For the world's best pro athletes, the competitive drive is what separates pretenders from contenders on any playing field. So it's no surprise that when the season ends, or a career for that matter, some of the best athletes in the world seek another outlet to keep those competitive juices flowing.
Enter the game of poker, because when those final whistles blow, Texas Hold'em has quickly become the new proving ground for more than just a handful of pros from a variety of different sports. Soccer stars Neymar and Ronaldo, NASCAR’s Jason White and dozens of others have flocked to the game, but the question is, who knows when to hold'em and when to fold 'em? Or in more layman's terms, who among these elite competitors can play some on-point poker?
Poker superstar Phil Hellmuth has said on Twitter that a number of Golden State Warriors players have some poker chops, and Oklahoma City Thunder star Russell Westbrook has been spotted at the cash game tables in Las Vegas a time or two, but one NBA star seems to be head and shoulder above the rest of the league after making a decent run on poker's biggest stage.
Paul Pierce spent the first 15 years of his basketball career with the Boston Celtics, helping the club win a championship on 2008. He is a ten-time All-Star and won the 2008 NBA Finals MVP award. They call him "The Truth" for a very good reason.
The annual World Series of Poker is held in Las Vegas as the NBA season winds down, with the $10,000 buy-in World Championship Main Event held after the NBA finals are over each year. Pierce had played in the tournament a couple of times before, but in 2014 he enjoyed a deep run at the title, making it all the way through to the event's third day before busting just shy of the money.
Pierce may not have earned any cash, but he proved he belonged somewhere other than the court.
Two years earlier, one of the NHL's best goalies proved he can stop more than just pucks and cashed in the WSOP Main Event.
A fair number of hockey players have turned up for some well-publicized charity poker events over the years, including Alex Ovechkin, Jeremy Roenick, Pat LaFontaine, and Cam Neely. However, these NHL legends always end up looking more like they've just read some learn to play poker manifesto in the green room, rather than seasoned poker veterans. Florida Panthers backstop Roberto Luongo is the exception to that rule.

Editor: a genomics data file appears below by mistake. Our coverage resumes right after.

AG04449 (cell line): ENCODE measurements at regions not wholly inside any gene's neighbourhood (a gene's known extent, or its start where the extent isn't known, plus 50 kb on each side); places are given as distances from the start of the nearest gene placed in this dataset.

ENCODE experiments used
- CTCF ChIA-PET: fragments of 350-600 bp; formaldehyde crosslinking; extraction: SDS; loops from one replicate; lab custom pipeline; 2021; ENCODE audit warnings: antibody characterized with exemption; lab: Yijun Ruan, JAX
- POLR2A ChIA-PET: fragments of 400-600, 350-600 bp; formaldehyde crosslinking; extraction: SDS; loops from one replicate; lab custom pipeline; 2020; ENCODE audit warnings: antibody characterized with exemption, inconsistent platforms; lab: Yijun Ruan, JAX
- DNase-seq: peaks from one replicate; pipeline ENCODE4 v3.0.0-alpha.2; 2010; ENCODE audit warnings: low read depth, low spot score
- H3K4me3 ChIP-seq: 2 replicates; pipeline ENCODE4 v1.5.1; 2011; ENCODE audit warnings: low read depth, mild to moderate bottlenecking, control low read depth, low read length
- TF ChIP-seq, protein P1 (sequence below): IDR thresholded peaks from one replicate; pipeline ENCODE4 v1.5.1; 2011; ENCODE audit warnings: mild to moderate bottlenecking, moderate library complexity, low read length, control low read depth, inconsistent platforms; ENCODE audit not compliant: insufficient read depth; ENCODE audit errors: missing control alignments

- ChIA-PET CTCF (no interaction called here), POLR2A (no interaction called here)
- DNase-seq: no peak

Luongo, a perennial finalist for the Vezina Trophy as the NHL's best goalie, Lester B. Pearson Award as top player, and Hart Memorial Trophy as the league's MVP, proved he's good at poker too, making it all the way to 634th out of 6,598 players in the 2012 WSOP Main Event and cashing for $19,227.
He even managed to follow that up with a runner-up finish in his own Roberto Luongo Charity Poker Classic held in Vancouver, Canada later that year.
English soccer legend Teddy Sheringham did make a European Poker Tour final table and a deep run in the World Series of Poker Europe Main Event a few years ago. However, it's an American Football star who seems to be having the biggest impact on the game of poker lately.
Richard Seymour played defensive for the NFL's New England Patriots and Oakland Raiders, winning three Super Bowl rings before retiring after the 2012 season. Since then, he's turned his attention to high-stakes poker tournaments and has a lot to show for it.
Seymour has cashed for more than $120,000 in tournaments, including a deep run in the prestigious World Poker Tour Five Diamond Main Event in Las Vegas this past December. Seymour has nine cashes in major tournaments on his resume so far, and appears to have the poker chops to make double digits an inevitability as the top dog when it comes to going pro athletes playing poker today.Back to the Poker Newsfeed